A major operation by Cat Haven is underway in Joondalup, Australia, to save several feral cats from a railway area. The animal-rescue group received several calls regarding abandoned cats in the fenced locale by citizens that were concerned for the animals’ safety.
Cat Haven was originally denied access to the land, which is owned by the Public Transit Authority; after Facebook, Twitter, and other social network site campaigns, along with public pressure from various other groups including the PTA, Cat Haven was quickly allowed to enter the area.
Seven cats were caught in a Saturday night test-run exercise; unfortunately, the felines were all severely infested with ringworm and had to be euthanized. Another rescue run on Sunday netted nine cats, which are undergoing examination.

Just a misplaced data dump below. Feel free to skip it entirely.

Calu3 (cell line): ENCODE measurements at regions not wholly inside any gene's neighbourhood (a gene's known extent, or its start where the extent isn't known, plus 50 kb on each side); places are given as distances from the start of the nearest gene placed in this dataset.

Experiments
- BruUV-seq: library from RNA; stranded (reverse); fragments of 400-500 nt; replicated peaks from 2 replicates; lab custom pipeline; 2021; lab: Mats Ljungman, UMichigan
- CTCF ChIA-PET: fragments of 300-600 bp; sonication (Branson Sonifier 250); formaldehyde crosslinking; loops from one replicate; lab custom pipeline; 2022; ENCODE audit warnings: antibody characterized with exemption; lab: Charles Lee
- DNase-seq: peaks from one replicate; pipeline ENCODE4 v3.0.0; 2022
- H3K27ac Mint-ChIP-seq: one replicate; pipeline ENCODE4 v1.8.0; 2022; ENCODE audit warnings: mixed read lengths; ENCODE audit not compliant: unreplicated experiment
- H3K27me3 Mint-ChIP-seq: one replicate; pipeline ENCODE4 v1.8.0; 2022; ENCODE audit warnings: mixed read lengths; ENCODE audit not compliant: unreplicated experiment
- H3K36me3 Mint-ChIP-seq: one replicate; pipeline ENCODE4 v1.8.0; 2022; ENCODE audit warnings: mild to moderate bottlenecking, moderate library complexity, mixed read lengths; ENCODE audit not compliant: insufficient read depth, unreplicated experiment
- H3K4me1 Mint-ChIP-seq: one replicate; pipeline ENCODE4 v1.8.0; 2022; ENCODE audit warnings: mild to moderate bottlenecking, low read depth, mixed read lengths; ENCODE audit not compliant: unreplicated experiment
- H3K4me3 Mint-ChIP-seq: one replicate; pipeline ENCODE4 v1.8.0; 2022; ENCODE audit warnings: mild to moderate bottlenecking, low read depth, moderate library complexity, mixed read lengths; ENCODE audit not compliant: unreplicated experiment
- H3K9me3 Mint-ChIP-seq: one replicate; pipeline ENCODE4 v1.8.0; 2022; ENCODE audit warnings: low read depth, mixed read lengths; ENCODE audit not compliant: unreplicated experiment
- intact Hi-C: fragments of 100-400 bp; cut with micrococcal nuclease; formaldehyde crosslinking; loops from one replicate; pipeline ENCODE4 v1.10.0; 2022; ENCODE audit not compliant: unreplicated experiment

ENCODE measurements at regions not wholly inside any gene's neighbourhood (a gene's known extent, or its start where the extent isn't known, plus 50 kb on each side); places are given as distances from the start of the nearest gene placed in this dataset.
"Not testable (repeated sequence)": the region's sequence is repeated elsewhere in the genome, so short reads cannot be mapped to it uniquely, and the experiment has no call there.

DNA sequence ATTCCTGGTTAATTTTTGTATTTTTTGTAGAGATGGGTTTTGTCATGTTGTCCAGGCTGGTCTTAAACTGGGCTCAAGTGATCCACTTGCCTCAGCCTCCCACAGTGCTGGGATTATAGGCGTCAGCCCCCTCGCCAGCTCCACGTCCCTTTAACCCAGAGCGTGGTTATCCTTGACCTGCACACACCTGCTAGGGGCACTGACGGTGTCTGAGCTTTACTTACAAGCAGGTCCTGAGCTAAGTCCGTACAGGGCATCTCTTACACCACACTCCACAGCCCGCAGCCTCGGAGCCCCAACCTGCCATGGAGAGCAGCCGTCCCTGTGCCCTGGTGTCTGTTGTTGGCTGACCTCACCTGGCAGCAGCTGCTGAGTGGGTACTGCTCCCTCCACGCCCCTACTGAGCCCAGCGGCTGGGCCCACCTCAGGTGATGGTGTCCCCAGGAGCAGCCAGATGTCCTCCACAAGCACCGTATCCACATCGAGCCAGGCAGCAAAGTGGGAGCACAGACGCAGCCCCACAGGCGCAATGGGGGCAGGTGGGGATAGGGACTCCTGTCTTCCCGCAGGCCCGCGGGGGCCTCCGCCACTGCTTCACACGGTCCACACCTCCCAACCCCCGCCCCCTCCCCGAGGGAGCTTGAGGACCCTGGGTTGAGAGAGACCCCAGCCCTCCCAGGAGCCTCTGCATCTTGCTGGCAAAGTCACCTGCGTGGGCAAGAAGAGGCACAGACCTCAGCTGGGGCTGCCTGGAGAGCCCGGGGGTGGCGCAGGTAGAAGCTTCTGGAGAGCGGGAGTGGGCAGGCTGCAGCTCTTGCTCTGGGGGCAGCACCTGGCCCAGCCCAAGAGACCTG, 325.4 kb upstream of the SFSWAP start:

“When we arrived, there were a few cats around,” Roz Robinson, Cat Haven general manager, said. “Then the person who’s been feeding them came along, and cats were just swarming everywhere.”
Robinson said the cats face danger from a busy train route and humans – some of which hurt the animals as they pass through the area.
Although Cat Haven is a no-kill shelter, euthanasia is sometimes the only course of action for severely diseased or overly aggressive feral cats.
“The health is the main criteria for us,” Robinson said. “If they’ve got FIV [feline immunodeficiency virus], then certainly we’ve got no option but to put these cats asleep on humane grounds.”
The round-up continues tonight.
Cat Haven is the largest shelter for homeless, abused, and lost cats in Western Australia.